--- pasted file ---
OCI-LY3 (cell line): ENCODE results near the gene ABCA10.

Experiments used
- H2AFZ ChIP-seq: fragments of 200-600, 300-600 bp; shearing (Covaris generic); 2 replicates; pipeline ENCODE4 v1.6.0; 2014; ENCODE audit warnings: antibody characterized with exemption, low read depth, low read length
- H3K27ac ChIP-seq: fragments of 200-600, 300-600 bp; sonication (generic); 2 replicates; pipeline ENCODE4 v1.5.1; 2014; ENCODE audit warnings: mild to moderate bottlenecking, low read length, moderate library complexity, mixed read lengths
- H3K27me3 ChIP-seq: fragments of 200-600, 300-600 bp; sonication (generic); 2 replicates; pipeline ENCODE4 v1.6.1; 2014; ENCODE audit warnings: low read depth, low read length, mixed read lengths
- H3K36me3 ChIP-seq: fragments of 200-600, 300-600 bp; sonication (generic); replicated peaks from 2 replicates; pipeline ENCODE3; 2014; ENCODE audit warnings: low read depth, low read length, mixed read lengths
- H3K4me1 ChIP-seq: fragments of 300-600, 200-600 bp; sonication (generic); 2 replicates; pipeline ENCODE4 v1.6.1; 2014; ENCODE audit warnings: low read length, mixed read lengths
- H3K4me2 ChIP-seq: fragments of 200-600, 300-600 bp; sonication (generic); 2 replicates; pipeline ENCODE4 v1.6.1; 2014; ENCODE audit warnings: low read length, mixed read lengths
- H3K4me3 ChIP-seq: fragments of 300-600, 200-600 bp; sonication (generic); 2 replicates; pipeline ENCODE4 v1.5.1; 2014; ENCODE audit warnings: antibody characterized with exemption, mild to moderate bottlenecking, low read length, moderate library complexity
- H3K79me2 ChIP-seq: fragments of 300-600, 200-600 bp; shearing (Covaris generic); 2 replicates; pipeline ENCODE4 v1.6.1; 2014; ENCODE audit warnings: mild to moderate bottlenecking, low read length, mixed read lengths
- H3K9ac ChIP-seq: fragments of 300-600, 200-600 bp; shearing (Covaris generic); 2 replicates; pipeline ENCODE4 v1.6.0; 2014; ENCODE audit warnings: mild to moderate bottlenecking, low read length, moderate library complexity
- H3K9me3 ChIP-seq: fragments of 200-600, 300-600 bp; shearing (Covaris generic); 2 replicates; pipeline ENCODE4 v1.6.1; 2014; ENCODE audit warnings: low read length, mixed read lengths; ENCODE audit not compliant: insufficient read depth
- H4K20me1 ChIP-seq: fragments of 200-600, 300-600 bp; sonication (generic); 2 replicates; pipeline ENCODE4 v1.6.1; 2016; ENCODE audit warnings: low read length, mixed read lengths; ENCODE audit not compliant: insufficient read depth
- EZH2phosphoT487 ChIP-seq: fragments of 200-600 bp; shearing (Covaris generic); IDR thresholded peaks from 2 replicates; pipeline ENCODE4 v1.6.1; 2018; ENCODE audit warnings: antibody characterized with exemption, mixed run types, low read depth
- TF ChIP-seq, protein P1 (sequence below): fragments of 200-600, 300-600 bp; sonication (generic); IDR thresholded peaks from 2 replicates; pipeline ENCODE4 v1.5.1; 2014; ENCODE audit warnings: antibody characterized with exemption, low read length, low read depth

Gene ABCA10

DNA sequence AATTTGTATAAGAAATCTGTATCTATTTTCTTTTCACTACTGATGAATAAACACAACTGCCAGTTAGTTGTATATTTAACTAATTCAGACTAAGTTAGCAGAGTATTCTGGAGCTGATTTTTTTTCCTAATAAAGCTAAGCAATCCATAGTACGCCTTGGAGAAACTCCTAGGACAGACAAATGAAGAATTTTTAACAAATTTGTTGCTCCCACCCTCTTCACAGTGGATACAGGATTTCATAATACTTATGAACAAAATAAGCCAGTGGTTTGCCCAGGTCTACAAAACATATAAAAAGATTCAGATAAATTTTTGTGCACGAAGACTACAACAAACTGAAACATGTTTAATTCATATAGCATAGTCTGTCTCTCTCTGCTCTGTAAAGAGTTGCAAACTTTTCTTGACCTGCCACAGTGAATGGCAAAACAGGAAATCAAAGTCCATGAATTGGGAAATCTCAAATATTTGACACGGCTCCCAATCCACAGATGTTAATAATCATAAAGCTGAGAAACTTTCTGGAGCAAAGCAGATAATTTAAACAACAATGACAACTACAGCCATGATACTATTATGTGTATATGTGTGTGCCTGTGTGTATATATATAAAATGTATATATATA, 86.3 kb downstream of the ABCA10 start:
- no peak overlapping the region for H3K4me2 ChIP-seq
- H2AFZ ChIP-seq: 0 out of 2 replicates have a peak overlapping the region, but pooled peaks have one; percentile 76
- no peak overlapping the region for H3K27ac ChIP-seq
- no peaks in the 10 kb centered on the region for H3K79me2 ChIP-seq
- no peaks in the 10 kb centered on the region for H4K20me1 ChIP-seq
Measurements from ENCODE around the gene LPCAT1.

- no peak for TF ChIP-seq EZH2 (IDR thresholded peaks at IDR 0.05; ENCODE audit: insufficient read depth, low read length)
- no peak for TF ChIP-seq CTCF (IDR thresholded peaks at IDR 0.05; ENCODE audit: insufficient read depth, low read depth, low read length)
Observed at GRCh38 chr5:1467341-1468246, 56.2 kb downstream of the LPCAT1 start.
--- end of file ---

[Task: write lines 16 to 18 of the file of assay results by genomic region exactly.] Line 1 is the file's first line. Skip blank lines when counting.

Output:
Gene ABCA10

DNA sequence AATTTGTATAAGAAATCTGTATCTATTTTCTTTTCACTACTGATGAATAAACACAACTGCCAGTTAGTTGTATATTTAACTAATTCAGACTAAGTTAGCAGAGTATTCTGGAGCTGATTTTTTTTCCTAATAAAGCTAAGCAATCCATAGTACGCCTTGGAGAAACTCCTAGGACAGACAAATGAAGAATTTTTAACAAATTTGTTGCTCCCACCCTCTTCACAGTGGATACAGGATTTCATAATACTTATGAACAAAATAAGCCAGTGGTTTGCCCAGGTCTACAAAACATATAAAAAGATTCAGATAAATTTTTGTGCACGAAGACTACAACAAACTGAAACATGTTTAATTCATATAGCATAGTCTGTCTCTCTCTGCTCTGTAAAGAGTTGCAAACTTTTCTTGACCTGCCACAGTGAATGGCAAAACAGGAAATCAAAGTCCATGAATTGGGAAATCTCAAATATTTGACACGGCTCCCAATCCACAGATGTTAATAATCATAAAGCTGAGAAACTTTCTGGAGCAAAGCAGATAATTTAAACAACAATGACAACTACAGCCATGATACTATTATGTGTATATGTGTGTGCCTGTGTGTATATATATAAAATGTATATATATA, 86.3 kb downstream of the ABCA10 start:
- no peak overlapping the region for H3K4me2 ChIP-seq